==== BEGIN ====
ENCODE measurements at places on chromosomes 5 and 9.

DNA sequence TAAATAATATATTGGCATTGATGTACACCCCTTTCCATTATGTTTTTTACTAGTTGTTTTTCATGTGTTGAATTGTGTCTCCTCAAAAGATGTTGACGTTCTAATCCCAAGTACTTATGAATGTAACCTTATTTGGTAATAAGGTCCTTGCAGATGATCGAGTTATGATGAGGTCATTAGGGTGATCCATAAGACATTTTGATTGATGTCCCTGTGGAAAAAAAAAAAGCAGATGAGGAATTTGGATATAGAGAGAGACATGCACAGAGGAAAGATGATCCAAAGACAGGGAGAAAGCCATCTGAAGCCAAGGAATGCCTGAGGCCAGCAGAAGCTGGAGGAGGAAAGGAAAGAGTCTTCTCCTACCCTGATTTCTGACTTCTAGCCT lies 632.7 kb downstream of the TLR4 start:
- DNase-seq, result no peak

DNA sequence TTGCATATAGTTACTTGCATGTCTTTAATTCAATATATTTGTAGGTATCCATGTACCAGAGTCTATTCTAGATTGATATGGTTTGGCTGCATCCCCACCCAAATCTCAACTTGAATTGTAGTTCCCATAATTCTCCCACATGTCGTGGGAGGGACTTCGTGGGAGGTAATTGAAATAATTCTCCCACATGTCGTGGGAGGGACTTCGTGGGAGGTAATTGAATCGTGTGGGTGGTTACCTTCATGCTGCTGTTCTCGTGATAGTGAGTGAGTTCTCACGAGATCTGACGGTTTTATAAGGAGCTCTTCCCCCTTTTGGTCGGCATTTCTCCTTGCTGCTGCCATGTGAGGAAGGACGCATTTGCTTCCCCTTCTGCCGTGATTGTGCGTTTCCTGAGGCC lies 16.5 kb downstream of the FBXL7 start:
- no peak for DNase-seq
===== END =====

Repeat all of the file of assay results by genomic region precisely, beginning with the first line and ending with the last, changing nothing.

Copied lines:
ENCODE measurements at places on chromosomes 5 and 9.

DNA sequence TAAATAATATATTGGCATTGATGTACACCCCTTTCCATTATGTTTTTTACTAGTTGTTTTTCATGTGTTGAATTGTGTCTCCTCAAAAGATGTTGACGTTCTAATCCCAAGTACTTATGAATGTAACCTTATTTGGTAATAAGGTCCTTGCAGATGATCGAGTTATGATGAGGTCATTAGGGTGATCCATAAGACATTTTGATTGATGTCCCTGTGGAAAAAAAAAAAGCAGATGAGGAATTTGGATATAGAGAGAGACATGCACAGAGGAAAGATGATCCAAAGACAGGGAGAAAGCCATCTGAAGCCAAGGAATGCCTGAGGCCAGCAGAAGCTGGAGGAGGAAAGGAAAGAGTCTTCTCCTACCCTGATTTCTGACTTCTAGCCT lies 632.7 kb downstream of the TLR4 start:
- DNase-seq, result no peak

DNA sequence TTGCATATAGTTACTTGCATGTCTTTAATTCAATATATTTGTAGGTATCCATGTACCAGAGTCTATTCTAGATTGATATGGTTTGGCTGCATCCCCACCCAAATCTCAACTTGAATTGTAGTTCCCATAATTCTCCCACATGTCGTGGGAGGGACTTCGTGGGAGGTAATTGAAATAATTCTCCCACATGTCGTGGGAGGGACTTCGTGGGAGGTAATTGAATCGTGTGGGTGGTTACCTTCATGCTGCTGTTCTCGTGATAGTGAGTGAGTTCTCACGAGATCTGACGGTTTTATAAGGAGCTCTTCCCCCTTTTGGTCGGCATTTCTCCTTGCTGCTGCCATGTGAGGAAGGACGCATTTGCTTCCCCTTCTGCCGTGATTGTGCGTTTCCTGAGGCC lies 16.5 kb downstream of the FBXL7 start:
- no peak for DNase-seq